Bycatch: interactional expertise, dolphins and the US tuna fishery

Research output: Contribution to journalArticlepeer-review

22 Scopus citations


The burgeoning field of studies in expertise and experience (SEE) is a useful theoretical approach to complex problems. In light of SEE, examination of the controversial and well known case study of dolphin bycatch in the US tuna fishery, reveals that effective problem-solving was hindered by institutional tensions in respect of decision-making authority and difficulties with the integration of different expertises. Comparing the profiles of four individuals, who played distinct roles in the problem-solving process, I show that (1) to address a complex problem, a suite of contributory expertises-rarely found in one individual-may be required; (2) formal credentials are not a reliable indicator of who possesses these necessary expertises; (3) interactional expertise and interactive ability are useful tools in combining the contributory expertises of others to yield a desirable collective outcome; and (4) the concepts of contributory expertise and no expertise are useful tools for understanding the actual contribution of various parties to the problem-solving process.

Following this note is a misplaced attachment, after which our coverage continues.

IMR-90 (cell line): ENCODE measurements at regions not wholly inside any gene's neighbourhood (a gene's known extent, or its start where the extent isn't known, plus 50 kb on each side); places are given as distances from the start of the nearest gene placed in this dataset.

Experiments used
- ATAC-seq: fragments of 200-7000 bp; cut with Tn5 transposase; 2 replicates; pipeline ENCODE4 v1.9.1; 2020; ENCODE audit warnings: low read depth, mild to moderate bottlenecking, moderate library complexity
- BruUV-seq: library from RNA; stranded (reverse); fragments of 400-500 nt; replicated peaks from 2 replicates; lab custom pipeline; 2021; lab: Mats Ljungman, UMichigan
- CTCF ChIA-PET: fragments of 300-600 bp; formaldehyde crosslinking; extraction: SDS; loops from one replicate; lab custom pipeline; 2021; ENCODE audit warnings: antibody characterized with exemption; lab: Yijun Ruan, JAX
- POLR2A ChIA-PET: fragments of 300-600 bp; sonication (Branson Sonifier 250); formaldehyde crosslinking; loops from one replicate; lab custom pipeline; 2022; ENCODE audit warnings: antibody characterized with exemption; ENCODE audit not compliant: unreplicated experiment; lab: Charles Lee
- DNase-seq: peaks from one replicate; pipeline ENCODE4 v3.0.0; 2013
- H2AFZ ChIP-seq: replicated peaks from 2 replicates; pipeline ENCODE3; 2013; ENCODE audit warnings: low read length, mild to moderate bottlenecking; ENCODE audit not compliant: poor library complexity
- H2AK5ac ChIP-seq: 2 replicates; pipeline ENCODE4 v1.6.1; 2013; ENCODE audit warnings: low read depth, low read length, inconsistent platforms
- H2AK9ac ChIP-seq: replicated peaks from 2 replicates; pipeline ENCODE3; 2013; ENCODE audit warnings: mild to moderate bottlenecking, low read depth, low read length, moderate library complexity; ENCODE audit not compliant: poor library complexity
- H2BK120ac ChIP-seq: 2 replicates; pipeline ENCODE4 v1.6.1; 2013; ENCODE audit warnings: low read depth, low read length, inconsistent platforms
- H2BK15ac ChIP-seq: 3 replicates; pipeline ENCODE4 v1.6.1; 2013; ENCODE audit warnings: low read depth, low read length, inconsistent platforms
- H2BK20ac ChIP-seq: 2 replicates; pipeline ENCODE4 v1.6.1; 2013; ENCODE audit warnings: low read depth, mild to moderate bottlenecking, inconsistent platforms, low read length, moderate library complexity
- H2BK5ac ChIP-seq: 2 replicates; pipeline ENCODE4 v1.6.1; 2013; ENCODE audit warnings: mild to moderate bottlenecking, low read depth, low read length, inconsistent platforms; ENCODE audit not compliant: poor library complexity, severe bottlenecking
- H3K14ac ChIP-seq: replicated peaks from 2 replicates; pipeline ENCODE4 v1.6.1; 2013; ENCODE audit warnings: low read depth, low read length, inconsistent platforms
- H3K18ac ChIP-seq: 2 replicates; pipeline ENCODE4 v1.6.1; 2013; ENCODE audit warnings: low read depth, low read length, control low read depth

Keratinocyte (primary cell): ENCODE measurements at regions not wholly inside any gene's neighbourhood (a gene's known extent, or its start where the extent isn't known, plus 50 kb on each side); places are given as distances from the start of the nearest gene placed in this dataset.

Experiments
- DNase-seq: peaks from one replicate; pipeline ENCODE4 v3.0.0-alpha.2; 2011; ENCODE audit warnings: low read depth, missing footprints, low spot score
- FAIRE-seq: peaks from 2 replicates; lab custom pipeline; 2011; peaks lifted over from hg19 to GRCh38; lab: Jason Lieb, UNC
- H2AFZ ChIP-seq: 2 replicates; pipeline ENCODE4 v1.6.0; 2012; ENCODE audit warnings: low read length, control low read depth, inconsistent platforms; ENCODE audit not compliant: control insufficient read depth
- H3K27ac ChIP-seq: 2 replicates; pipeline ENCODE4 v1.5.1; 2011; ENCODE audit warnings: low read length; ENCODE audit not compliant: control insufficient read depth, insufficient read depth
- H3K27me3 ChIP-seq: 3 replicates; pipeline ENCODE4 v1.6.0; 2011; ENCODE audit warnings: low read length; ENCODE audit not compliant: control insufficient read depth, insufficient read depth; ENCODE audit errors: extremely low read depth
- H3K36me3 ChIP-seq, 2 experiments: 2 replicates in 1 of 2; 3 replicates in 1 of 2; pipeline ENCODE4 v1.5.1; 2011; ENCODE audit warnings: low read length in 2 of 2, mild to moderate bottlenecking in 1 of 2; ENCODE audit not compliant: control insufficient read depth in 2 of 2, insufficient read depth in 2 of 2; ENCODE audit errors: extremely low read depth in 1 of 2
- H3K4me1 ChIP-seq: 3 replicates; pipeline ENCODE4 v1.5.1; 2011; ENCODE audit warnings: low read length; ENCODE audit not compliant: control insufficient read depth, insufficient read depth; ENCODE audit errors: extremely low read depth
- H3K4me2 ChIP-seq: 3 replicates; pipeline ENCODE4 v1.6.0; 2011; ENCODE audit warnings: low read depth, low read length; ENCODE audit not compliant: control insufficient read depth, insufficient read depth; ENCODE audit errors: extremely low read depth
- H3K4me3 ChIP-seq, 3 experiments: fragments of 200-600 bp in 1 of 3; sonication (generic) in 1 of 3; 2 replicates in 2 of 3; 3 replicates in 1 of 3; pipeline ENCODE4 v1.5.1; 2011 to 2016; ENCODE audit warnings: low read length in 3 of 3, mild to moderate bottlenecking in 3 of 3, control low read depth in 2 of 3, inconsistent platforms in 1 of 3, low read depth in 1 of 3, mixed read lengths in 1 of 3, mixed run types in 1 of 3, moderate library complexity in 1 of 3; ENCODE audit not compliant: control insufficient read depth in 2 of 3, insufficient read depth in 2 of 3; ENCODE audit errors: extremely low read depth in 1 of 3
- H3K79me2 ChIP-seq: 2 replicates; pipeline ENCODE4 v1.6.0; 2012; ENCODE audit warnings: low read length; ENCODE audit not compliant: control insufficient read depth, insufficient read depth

Original languageEnglish (US)
Pages (from-to)698-712
Number of pages15
JournalStudies in History and Philosophy of Science Part A
Issue number4
StatePublished - Dec 2007
Externally publishedYes


  • Bycatch
  • Conservation technology
  • Expertise and experience
  • Interactional expertise
  • Invention
  • Tuna-dolphin

ASJC Scopus subject areas

  • History
  • History and Philosophy of Science


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